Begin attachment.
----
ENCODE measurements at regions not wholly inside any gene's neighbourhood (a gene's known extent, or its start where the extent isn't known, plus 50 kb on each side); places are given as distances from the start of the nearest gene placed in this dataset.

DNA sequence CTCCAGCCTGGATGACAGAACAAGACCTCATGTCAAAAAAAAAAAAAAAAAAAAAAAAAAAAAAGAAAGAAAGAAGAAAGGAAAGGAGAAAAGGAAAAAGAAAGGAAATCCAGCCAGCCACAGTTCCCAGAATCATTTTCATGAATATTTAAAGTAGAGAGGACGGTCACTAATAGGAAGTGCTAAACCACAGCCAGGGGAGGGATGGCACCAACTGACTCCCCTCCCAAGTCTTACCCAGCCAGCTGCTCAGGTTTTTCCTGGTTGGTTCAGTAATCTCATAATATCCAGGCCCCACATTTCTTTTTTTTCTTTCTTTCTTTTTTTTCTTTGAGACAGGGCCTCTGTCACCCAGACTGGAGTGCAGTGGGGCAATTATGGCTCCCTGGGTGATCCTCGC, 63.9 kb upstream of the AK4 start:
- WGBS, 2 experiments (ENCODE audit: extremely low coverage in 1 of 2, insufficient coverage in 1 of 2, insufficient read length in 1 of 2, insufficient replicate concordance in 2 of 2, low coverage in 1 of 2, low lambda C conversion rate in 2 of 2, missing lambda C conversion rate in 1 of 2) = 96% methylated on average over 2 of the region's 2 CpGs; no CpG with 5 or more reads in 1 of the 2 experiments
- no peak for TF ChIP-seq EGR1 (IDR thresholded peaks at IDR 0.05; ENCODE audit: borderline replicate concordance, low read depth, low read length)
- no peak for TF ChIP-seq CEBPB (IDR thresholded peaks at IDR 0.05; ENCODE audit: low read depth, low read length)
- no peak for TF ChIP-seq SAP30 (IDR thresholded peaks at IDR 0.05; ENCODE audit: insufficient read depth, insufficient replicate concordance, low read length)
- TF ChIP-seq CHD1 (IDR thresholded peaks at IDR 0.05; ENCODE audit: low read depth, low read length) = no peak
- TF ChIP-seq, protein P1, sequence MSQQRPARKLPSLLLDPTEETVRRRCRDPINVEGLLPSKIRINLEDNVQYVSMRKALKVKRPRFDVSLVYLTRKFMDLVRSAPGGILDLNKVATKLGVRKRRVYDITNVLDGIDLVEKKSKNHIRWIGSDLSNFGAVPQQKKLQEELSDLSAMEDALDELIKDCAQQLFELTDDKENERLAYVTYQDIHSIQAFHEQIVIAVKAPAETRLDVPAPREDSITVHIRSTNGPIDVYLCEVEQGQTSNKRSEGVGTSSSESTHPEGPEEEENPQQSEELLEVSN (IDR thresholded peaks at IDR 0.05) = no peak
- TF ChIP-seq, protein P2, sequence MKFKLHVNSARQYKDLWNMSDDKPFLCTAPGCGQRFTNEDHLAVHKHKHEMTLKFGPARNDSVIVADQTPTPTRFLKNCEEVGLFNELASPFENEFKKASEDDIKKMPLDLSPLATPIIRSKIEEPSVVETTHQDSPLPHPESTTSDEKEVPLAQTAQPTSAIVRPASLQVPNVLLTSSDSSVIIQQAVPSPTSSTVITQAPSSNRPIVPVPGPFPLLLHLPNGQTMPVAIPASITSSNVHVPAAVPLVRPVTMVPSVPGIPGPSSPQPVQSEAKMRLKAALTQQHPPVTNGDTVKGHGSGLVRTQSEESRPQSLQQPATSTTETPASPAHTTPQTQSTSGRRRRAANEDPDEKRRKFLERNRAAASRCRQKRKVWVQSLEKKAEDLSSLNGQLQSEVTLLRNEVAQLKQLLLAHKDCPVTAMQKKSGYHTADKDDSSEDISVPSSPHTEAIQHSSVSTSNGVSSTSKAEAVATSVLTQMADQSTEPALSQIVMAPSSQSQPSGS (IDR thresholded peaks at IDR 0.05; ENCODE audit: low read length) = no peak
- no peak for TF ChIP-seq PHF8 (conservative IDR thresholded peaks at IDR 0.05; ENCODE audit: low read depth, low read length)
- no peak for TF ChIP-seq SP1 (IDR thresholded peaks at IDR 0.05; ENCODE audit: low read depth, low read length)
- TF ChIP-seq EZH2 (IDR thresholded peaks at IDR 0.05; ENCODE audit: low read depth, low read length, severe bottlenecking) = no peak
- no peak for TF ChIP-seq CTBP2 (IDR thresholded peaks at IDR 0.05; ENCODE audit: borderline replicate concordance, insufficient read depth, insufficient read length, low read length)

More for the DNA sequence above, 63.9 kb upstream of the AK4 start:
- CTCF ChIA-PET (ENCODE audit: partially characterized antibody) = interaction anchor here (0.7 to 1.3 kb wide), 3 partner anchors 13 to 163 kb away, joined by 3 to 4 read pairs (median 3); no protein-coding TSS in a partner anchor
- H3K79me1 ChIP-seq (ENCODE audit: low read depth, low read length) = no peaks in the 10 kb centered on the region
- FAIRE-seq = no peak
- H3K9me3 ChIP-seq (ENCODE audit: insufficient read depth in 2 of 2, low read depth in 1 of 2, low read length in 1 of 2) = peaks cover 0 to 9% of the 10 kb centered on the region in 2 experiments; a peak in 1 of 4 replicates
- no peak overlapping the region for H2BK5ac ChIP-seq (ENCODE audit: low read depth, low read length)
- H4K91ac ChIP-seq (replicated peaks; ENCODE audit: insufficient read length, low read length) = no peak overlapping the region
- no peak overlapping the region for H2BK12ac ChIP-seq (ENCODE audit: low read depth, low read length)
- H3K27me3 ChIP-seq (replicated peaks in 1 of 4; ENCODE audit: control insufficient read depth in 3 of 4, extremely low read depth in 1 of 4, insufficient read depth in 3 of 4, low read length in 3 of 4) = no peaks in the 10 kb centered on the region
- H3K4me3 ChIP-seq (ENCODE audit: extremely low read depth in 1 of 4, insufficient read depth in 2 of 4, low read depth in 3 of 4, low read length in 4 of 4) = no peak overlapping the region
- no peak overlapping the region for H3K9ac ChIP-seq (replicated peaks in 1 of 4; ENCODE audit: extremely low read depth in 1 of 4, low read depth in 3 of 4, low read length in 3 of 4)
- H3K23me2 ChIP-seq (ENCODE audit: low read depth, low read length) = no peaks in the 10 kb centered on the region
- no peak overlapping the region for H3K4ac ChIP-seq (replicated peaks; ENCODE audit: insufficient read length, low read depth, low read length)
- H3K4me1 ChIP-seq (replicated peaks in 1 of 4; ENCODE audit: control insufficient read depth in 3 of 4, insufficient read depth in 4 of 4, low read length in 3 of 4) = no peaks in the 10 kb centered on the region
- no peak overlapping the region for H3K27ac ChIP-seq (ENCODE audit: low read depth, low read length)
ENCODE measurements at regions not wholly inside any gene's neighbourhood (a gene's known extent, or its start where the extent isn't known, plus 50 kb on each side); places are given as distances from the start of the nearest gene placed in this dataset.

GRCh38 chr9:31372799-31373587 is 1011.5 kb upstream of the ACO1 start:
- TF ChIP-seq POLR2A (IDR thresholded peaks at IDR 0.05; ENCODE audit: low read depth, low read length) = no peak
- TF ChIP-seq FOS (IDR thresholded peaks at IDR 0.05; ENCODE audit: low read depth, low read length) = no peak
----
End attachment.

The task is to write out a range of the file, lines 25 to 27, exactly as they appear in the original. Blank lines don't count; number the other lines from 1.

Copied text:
- H3K23me2 ChIP-seq (ENCODE audit: low read depth, low read length) = no peaks in the 10 kb centered on the region
- no peak overlapping the region for H3K4ac ChIP-seq (replicated peaks; ENCODE audit: insufficient read length, low read depth, low read length)
- H3K4me1 ChIP-seq (replicated peaks in 1 of 4; ENCODE audit: control insufficient read depth in 3 of 4, insufficient read depth in 4 of 4, low read length in 3 of 4) = no peaks in the 10 kb centered on the region